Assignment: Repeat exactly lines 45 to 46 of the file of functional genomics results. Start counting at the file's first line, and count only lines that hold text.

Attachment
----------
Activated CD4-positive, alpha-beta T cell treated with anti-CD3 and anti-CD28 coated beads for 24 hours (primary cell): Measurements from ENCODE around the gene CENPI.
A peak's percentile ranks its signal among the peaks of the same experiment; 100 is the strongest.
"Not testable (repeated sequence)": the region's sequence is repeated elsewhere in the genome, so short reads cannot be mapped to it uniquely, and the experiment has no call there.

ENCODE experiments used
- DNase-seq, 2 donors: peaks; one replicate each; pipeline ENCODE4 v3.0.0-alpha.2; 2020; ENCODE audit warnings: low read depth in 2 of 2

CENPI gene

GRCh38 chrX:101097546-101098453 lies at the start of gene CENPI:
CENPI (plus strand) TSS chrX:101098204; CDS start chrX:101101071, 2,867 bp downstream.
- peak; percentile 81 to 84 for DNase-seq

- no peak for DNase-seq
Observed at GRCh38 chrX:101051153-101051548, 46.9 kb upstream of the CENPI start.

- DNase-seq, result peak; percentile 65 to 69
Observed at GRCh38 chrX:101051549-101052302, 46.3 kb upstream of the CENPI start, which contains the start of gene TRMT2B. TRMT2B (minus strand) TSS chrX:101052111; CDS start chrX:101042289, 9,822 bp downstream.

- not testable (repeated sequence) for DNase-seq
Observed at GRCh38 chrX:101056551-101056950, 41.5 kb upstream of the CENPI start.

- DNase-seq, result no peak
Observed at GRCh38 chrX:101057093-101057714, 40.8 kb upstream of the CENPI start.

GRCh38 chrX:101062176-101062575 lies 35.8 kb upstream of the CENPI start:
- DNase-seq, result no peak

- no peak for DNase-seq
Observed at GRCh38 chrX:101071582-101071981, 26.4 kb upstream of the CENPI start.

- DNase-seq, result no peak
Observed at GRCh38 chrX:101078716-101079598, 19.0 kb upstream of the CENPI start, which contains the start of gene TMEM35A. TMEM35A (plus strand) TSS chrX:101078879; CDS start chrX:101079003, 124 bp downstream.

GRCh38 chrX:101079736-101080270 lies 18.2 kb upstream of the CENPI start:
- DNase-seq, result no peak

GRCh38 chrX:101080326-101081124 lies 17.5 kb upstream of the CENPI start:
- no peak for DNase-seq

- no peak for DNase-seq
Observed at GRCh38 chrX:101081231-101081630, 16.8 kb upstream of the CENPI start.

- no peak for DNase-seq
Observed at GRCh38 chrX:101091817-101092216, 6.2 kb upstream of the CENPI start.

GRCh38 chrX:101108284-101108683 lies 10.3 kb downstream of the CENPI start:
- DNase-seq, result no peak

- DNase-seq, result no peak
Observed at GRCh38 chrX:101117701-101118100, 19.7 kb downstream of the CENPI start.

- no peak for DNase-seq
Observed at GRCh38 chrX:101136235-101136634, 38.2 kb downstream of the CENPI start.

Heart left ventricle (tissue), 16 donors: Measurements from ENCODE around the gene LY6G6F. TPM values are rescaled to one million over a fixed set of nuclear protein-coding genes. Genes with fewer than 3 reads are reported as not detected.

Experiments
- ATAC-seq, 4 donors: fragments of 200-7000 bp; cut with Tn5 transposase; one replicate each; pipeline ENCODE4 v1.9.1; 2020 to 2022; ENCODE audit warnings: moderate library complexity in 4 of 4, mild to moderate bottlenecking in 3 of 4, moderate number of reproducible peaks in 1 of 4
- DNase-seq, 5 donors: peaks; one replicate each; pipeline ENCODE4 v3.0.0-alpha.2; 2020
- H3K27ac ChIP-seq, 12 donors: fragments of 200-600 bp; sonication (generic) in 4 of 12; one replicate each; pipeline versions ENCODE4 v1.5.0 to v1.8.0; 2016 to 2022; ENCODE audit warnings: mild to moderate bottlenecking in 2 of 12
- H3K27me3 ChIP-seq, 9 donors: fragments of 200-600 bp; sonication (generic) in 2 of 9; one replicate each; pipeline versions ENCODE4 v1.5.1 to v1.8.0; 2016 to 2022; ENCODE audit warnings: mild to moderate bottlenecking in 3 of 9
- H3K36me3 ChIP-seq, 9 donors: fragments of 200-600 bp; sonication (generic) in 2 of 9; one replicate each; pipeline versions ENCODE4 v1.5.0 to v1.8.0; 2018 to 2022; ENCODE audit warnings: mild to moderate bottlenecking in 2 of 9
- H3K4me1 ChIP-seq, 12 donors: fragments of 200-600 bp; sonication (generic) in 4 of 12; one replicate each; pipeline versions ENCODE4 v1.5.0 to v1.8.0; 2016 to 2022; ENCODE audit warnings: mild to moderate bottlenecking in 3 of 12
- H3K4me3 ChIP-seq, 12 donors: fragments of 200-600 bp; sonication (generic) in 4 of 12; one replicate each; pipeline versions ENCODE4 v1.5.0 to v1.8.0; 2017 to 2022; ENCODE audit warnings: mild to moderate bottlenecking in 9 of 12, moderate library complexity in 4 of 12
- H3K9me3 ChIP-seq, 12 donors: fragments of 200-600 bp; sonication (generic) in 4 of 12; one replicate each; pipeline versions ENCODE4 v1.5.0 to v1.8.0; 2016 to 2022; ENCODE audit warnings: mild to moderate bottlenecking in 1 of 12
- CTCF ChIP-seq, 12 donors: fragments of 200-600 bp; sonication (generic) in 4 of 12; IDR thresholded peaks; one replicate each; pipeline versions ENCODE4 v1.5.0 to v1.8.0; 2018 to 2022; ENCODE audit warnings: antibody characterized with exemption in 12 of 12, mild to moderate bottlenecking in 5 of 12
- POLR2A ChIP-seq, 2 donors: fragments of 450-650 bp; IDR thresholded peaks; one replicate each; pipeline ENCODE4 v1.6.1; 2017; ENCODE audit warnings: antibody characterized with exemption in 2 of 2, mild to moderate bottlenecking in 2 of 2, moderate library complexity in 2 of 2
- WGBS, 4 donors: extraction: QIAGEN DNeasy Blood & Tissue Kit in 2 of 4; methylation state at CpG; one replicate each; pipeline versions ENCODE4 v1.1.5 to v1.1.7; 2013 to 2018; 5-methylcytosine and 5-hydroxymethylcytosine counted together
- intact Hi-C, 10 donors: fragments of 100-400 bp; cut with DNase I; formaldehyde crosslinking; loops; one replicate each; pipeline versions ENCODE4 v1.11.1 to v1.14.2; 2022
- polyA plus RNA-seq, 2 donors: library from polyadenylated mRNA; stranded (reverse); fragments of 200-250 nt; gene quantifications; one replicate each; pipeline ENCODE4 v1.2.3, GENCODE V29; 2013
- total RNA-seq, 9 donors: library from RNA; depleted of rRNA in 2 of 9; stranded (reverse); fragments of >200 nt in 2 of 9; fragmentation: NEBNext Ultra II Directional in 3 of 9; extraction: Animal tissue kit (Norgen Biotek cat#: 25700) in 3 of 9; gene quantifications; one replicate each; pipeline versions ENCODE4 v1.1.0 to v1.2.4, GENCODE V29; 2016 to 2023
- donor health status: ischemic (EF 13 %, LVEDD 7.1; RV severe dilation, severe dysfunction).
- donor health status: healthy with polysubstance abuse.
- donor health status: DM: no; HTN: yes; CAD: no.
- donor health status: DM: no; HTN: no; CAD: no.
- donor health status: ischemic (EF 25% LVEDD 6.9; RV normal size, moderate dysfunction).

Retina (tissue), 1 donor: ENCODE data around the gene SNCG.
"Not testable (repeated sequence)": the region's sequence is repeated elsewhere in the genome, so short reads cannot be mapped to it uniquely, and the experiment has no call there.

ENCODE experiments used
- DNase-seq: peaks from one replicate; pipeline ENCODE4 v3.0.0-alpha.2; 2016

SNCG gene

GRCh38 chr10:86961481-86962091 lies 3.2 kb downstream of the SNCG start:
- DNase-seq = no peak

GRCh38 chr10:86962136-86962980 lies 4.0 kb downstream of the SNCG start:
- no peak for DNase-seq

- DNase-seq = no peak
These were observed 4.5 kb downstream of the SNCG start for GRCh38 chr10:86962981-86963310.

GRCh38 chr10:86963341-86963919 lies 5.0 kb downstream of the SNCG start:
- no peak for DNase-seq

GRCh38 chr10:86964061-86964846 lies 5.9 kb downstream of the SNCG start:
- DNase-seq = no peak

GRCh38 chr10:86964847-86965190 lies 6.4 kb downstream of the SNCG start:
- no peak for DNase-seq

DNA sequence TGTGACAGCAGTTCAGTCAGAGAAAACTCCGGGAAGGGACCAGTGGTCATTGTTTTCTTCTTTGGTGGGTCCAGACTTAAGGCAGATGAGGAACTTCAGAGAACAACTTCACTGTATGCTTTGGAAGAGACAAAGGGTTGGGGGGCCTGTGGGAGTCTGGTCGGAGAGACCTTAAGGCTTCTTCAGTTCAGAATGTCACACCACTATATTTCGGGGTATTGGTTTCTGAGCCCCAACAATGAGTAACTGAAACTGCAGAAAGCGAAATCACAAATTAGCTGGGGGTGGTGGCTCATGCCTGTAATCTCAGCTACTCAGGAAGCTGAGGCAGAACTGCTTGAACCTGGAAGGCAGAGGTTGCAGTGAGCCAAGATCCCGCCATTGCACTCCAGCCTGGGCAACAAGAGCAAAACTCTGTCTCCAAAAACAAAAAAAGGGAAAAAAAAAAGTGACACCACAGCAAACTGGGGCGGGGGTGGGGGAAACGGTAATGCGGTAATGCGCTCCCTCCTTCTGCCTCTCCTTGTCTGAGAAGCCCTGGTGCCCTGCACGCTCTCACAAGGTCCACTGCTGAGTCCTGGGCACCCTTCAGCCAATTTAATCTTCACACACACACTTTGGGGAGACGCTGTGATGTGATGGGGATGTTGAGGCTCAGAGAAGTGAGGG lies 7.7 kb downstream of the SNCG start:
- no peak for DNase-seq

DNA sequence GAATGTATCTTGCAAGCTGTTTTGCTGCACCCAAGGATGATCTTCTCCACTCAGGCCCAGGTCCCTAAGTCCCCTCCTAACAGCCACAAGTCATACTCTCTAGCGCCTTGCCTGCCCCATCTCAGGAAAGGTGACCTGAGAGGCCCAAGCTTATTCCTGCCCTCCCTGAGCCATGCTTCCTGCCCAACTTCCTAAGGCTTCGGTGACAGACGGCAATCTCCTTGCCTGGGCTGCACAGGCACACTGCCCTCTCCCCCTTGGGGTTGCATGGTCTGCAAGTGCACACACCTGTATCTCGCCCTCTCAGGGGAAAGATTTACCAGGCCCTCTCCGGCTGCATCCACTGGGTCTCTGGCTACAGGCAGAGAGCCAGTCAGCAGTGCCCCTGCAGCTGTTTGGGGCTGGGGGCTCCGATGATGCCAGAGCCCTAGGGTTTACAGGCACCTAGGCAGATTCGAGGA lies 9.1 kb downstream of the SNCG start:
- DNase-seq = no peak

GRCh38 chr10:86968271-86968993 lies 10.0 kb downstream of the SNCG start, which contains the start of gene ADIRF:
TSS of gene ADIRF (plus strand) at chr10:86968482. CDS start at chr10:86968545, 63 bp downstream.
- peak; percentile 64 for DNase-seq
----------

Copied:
- H3K4me1 ChIP-seq, 12 donors: fragments of 200-600 bp; sonication (generic) in 4 of 12; one replicate each; pipeline versions ENCODE4 v1.5.0 to v1.8.0; 2016 to 2022; ENCODE audit warnings: mild to moderate bottlenecking in 3 of 12
- H3K4me3 ChIP-seq, 12 donors: fragments of 200-600 bp; sonication (generic) in 4 of 12; one replicate each; pipeline versions ENCODE4 v1.5.0 to v1.8.0; 2017 to 2022; ENCODE audit warnings: mild to moderate bottlenecking in 9 of 12, moderate library complexity in 4 of 12